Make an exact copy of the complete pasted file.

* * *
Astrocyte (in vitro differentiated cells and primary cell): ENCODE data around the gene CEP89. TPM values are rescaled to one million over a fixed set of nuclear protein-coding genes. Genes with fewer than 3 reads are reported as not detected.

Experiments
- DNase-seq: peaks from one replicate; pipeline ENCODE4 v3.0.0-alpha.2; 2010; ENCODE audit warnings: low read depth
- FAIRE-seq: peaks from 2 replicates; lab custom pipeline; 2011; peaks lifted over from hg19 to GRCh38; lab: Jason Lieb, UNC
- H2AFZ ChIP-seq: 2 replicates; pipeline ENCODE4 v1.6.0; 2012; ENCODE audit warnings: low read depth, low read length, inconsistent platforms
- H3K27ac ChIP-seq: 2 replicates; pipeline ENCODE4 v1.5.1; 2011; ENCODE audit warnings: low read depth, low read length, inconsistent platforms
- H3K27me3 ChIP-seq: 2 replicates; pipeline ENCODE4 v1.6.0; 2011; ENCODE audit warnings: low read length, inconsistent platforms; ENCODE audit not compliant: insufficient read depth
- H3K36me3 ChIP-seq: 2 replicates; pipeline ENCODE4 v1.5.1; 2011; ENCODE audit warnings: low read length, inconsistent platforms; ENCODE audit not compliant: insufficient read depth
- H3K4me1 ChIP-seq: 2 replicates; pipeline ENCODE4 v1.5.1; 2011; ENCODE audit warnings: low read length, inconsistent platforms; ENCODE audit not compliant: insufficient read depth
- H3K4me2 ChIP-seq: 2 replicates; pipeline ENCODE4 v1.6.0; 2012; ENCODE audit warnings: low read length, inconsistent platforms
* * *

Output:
Astrocyte (in vitro differentiated cells and primary cell): ENCODE data around the gene CEP89. TPM values are rescaled to one million over a fixed set of nuclear protein-coding genes. Genes with fewer than 3 reads are reported as not detected.

Experiments
- DNase-seq: peaks from one replicate; pipeline ENCODE4 v3.0.0-alpha.2; 2010; ENCODE audit warnings: low read depth
- FAIRE-seq: peaks from 2 replicates; lab custom pipeline; 2011; peaks lifted over from hg19 to GRCh38; lab: Jason Lieb, UNC
- H2AFZ ChIP-seq: 2 replicates; pipeline ENCODE4 v1.6.0; 2012; ENCODE audit warnings: low read depth, low read length, inconsistent platforms
- H3K27ac ChIP-seq: 2 replicates; pipeline ENCODE4 v1.5.1; 2011; ENCODE audit warnings: low read depth, low read length, inconsistent platforms
- H3K27me3 ChIP-seq: 2 replicates; pipeline ENCODE4 v1.6.0; 2011; ENCODE audit warnings: low read length, inconsistent platforms; ENCODE audit not compliant: insufficient read depth
- H3K36me3 ChIP-seq: 2 replicates; pipeline ENCODE4 v1.5.1; 2011; ENCODE audit warnings: low read length, inconsistent platforms; ENCODE audit not compliant: insufficient read depth
- H3K4me1 ChIP-seq: 2 replicates; pipeline ENCODE4 v1.5.1; 2011; ENCODE audit warnings: low read length, inconsistent platforms; ENCODE audit not compliant: insufficient read depth
- H3K4me2 ChIP-seq: 2 replicates; pipeline ENCODE4 v1.6.0; 2012; ENCODE audit warnings: low read length, inconsistent platforms